A philosophy webcomic about the inevitable anguish of living a brief life in an absurd world. Also Jokes

2395

John Searle Enters the Matrix

Morpheus: "After this, there is no turning back, John Searle. You take the blue pill - the story ends, you wake up in your bed and believe whatever you want to believe. You take the red pill - and i show you how deep the rabbit hole goes. Remember: all I'm offering is the truth. Nothing more."

Morpheus: "Have you ever had a dream, Searle, that you were so sure was real? What if you were unable to wake from that dream? How would you know the difference between the dream world and the real world?"

Morpheus: "The Matrix is everywhere, and everything you thought was real was only implanted in your mind by the machines, who use mankind as their batteries."
John Searle: "That doesn't make any sense."

Morpheus: "I know, it is difficult for a mind to free itse-"
John Searle: "No i mean that literally doesn't make any sense."

John Searle: "Look, if I have a dream about having dinner with you, and at the same time you have a dream about having dinner with me, we aren't in the same dream. That's not a Matrix, that's nothing."

Morpheus: "Oh. Huh. So then what is the real truth?"

John Searle: "I don't know, and I'm no scientist, but that whole thing about the batteries was pretty suspect too, so I'm guessing you aren't even close to cracking the case on this one."

Morpheus: "Well shit."
"Also that whole thing where you need to reach a dream telephone to get out...maybe just think about that a bit more before you go repeating it to people."

When The Matrix came out, the New York Times reached out to philosopher of mind John Searle to write an article about the philosophical implications of the movie, most likely expecting some kind of bland article about how it was a recreation of Descartes. Instead John Searle wrote them saying the movie was incoherent, for the reasons outlined in the comic. The article was never published on account of the fact that no one wanted to read that the movie was incoherent, not to mention most viewers probably wouldn't share Searle's intuitions about its incoherence. Ironic, since John Searle is one of the only modern philosophers to hold seriously the position that most people hold without any philosophical training - naive realism. That is to say, the belief that we experience reality directly. If this belief is true, of course, he is perfectly correct to say that the Matrix is incoherent, because a dream would be separated from reality via a causal connection, so we could have no interactive component.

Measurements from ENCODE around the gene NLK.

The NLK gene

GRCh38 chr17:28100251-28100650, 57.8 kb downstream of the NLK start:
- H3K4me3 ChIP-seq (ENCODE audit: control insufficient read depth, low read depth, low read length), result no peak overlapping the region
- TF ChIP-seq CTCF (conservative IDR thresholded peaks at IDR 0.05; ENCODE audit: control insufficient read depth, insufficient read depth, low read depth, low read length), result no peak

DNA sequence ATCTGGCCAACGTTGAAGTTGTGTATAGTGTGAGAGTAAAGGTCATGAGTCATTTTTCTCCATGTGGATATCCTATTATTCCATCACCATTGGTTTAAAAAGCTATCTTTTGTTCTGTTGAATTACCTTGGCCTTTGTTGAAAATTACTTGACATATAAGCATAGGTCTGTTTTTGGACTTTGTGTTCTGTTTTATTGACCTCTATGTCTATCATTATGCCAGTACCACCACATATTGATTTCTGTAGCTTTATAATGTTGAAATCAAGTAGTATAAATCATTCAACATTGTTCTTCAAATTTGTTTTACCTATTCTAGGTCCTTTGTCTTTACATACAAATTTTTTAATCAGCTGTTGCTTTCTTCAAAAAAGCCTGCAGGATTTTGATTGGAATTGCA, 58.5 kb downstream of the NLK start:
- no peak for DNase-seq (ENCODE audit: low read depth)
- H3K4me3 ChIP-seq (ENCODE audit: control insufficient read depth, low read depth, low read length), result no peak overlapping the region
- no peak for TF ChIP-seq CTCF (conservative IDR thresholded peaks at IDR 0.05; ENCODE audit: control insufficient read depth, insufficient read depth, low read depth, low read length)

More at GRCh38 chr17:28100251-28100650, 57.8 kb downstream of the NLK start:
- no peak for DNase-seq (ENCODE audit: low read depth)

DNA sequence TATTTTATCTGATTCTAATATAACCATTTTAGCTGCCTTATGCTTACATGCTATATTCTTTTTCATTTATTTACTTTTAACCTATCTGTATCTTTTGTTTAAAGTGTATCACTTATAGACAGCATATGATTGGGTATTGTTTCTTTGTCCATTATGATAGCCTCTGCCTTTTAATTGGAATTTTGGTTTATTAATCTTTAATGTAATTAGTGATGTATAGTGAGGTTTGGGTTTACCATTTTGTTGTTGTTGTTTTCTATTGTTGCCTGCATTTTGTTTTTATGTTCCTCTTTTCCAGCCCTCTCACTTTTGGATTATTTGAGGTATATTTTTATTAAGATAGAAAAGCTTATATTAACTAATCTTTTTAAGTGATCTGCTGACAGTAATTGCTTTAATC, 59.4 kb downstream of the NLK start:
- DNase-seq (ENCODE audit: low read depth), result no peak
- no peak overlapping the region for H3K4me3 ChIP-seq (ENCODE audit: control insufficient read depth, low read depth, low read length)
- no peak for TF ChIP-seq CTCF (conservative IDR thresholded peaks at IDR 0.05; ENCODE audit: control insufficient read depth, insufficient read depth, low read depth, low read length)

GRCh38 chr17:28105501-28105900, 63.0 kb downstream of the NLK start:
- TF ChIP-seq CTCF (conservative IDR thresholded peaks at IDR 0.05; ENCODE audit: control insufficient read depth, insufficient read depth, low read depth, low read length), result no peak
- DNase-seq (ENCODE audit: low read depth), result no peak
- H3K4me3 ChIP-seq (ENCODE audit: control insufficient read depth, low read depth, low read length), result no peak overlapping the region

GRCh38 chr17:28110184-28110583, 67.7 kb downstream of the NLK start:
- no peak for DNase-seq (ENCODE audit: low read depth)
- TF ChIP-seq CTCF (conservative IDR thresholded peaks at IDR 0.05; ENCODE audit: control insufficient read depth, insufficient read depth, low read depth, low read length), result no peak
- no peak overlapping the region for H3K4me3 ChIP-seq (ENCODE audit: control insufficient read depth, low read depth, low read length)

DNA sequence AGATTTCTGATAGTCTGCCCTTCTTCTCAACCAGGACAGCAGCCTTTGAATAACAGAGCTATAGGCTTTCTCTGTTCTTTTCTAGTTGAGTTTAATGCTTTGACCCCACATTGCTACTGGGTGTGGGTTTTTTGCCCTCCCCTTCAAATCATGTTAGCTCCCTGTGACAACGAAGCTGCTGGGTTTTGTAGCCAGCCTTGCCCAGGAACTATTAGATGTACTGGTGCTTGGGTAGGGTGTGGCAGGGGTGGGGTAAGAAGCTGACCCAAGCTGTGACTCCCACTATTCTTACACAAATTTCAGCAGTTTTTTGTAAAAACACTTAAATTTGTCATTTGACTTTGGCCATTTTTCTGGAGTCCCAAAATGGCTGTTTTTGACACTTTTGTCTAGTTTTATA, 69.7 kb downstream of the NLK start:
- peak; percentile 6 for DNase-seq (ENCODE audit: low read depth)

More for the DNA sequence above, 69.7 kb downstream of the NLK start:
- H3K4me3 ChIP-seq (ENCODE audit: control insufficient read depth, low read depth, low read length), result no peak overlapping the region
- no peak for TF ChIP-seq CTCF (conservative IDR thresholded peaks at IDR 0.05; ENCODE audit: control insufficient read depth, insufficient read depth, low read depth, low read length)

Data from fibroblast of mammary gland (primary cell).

Most people reject this upon further thought however, after all massively multiplayer video games, where the game world is experienced by each player independently but kept track of my a central computer, are perfectly coherent to most people. Philosophers usually reject this because they read Kant, which John Searle certainly did, but as far as I know he never played WoW so that's probably where he went astray.

When The Matrix came out, the New York Times reached out to philosopher of mind John Searle to write an article about the philosophical implications of the movie, most likely expecting some kind of bland article about how it was a recreation of Descartes. Instead John Searle wrote them saying the movie was incoherent, for the reasons outlined in the comic. The article was never published on account of the fact that no one wanted to read that the movie was incoherent, not to mention most viewers probably wouldn't share Searle's intuitions about its incoherence. Ironic, since John Searle is one of the only modern philosophers to hold seriously the position that most people hold without any philosophical training - naive realism. That is to say, the belief that we experience reality directly. If this belief is true, of course, he is perfectly correct to say that the Matrix is incoherent, because a dream would be separated from reality via a causal connection, so we could have no interactive component.

Most people reject this upon further thought however, after all massively multiplayer video games, where the game world is experienced by each player independently but kept track of my a central computer, are perfectly coherent to most people. Philosophers usually reject this because they read Kant, which John Searle certainly did, but as far as I know he never played WoW so that's probably where he went astray.

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